Utah’s (invisible) summertime blues

In Utah’s northern valleys, it’s hard to ignore our air pollution during the winter – our inversions trap small particulate matter (PM2.5) that becomes visible when it builds up, creating that brown, dirty haze over our communities, and cause red air days that keep our children inside during recess.

An example of winter inversion

But when summer rolls around, Utahns often assume the air is clean since they can’t see the pollution like they can in the winter. However, just because we can’t see it doesn’t mean it’s not there (just like calories, gravity, and Santa Claus).

In the summer, Utah suffers from ozone pollution.

Ozone pollution is created by a cocktail of emissions (nitrogen oxides and hydrocarbons) that are produced by things like our cars, buildings, and industrial sources. This pollution spikes during the summer because it’s formation is directly tied to the presence of sunlight: the more the sun is out, the worse the ozone pollution. Ozone forms throughout the day, peaking in the afternoon between 4 PM – 7 PM. As the sun sets and it cools down overnight, that ozone breaks up until the sun rises again the next day.

Our policy associate, Jessica Reimer, talks about ozone during a community yoga event

While PM2.5 sits at a lower elevation (in the winter you can literally break through the blanket of pollution by retreating to the mountains), ozone concentrates at higher elevations. Unfortunately, no matter where you live you are at risk of exposure to air pollution!

Our northern valleys, especially, suffer from ozone in 2018, the Environmental Protection Agency (EPA) announced that seven counties in Utah exceeded federal limits for ozone pollution. Most of those are along the Wasatch Front, but the Uintah Basin has also been flagged due to emissions from oil and gas development.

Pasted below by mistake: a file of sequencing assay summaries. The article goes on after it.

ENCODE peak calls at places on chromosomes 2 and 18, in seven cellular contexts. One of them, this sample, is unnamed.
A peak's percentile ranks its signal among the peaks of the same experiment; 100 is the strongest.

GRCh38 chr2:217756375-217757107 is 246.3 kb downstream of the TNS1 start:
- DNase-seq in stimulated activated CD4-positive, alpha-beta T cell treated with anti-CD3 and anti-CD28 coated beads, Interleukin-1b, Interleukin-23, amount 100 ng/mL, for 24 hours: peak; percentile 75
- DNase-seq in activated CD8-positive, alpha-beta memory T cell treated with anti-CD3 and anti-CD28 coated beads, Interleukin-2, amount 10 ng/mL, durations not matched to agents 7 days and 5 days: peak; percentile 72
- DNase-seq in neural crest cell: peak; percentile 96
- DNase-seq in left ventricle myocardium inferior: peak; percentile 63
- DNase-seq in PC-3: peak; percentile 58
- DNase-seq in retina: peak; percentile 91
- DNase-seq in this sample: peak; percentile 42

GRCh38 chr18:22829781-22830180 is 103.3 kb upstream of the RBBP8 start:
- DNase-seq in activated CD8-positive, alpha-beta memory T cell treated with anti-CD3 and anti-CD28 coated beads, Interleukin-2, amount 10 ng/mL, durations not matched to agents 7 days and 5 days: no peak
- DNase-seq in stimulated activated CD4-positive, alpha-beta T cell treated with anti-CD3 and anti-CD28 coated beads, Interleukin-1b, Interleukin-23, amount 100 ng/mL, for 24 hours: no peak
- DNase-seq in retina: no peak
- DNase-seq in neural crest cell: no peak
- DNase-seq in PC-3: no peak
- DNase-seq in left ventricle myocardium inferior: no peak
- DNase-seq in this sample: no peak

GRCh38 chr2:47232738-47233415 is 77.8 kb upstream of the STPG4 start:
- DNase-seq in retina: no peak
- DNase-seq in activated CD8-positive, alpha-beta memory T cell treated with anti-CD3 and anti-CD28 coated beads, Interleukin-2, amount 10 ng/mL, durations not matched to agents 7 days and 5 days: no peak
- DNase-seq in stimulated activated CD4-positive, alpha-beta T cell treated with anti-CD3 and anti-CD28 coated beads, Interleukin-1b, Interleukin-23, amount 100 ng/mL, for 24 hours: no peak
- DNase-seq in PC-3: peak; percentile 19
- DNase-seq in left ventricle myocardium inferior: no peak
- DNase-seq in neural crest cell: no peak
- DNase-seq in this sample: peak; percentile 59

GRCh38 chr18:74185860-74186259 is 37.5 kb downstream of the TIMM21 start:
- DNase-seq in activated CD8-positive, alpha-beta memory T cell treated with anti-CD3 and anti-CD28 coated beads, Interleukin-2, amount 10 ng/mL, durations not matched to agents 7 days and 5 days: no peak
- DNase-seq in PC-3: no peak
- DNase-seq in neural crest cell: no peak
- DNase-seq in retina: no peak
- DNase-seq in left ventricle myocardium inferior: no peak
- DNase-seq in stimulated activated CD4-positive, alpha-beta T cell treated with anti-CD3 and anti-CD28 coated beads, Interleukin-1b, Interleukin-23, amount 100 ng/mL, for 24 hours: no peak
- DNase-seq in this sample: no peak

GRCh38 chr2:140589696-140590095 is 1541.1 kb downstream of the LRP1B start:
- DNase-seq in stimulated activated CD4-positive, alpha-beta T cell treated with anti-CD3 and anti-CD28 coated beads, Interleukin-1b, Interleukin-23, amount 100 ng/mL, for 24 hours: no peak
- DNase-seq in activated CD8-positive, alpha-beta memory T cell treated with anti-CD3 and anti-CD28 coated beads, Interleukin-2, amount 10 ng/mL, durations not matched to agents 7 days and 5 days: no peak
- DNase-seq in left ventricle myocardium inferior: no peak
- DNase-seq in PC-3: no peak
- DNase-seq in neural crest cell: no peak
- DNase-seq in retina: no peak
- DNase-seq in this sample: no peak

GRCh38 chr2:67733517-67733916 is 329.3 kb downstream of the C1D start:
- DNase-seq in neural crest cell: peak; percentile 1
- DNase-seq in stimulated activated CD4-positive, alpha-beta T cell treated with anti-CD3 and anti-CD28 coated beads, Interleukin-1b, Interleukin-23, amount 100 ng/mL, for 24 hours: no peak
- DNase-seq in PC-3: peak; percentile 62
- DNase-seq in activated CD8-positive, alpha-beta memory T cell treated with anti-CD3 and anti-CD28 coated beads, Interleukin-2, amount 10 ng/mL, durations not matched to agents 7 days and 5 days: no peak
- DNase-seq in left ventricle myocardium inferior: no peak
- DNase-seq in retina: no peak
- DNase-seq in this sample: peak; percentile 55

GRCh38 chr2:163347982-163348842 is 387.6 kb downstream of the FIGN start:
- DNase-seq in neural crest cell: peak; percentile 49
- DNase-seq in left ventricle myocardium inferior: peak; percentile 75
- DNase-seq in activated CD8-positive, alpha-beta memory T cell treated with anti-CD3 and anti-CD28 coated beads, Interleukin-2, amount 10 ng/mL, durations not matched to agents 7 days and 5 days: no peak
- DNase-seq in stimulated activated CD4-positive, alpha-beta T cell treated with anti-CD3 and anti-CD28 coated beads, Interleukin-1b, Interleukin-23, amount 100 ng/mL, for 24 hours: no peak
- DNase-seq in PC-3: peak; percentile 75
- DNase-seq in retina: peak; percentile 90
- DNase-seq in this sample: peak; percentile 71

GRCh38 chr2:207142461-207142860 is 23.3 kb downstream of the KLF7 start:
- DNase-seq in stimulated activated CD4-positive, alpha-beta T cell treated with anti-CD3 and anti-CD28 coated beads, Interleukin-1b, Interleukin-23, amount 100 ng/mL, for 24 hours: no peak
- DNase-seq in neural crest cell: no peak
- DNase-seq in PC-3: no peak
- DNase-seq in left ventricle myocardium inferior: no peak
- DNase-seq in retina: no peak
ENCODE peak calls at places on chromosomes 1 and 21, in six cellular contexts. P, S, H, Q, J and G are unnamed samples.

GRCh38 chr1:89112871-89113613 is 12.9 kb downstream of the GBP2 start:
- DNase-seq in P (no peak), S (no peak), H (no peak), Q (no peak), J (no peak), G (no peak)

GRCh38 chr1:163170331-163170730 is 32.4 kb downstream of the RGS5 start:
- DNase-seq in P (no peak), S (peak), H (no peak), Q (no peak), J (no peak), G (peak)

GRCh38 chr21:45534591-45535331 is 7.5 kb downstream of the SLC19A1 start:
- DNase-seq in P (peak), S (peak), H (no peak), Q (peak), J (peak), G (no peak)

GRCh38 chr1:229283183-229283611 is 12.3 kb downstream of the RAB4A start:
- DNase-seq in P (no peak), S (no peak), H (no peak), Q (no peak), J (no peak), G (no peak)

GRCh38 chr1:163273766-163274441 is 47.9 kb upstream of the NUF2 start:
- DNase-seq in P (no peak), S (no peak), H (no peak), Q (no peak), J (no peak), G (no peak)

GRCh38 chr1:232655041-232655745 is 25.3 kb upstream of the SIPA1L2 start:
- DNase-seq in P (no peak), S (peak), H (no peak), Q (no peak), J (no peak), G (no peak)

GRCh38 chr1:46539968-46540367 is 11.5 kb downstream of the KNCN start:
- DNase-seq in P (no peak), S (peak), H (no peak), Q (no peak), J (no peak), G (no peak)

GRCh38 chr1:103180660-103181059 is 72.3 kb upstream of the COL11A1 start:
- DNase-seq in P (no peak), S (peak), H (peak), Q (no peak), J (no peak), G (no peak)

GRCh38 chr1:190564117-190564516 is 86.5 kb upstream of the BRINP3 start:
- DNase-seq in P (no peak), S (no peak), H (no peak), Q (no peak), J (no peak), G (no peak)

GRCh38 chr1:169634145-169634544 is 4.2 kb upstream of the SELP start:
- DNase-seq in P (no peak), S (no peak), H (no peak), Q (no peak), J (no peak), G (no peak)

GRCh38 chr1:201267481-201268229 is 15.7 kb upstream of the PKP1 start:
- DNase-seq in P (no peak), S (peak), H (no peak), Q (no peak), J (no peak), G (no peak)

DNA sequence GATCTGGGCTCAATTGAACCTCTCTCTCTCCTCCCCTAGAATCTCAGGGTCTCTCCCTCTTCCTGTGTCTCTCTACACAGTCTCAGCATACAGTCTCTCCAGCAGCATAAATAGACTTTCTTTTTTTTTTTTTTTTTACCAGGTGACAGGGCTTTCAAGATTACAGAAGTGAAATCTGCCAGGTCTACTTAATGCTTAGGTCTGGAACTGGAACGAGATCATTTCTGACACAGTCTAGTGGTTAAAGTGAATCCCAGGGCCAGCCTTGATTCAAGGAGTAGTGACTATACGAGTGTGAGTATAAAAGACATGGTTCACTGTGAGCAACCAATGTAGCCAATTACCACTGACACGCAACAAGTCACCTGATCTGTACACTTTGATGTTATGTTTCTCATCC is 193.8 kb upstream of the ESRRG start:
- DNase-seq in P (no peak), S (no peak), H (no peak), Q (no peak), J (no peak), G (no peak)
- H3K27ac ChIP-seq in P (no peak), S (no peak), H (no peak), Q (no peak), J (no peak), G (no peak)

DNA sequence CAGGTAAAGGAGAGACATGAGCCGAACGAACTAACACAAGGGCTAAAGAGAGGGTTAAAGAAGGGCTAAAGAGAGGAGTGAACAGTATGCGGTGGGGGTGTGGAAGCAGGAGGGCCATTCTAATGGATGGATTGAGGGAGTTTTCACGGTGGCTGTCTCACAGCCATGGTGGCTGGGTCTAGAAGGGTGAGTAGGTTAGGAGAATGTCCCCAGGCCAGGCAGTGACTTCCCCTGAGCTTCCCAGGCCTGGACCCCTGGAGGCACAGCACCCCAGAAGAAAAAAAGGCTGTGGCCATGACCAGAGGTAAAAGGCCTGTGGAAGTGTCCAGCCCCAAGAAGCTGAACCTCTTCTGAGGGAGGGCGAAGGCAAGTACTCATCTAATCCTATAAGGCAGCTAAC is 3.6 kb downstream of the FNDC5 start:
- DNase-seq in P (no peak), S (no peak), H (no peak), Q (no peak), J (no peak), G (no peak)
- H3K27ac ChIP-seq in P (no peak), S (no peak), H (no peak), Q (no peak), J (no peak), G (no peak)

For the state, this means that it has three years to clean up its act (to get “back in attainment”). That’s great – but what does this mean for us?

Bad for our health
Like all pollutants, ozone pollution isn’t good news for our health. Exposure to ozone can aggravate asthma, lung diseases, and heart problems, and can even cause permanent damage. Breathing in ozone has been described as “sunburn on the lungs” (and, as far as we know, there is no aloe vera equivalent for lung relief!). The very young, elderly, and those with pre-existing health problems are the most vulnerable to ozone.

HEAL staff showing us how they HEAL Utah by biking to work

Summertime fun – but time it right!
Good news is that you don’t have to lock yourself inside all summer unless you want to. But you should plan your summertime activities around ozone spikes. Since ozone is tied to light exposure (more light = higher ozone pollution), you should plan your activities during the cooler parts of the day (morning and evenings) to avoid peak exposure to ozone. Stay out of that afternoon heat and ozone by taking a siesta and come back out when the temperature has cooled.

What can I do?
By changing some simple daily habits, you can help push us towards clean air:

C: Carpool whenever possible
L: Limit car starts and combine trips
E: Engage in clean air advocacy (go to www.healutah.org for ideas and opportunities!)
A: Access public transportation
N: Navigate smog ratings and engine types
A: Avoid unnecessary commutes
I: Idle less or not at all
R: Ride a bike or walk
HEAL staff & partners at SEEK work to find solutions for our air problems, like ozone!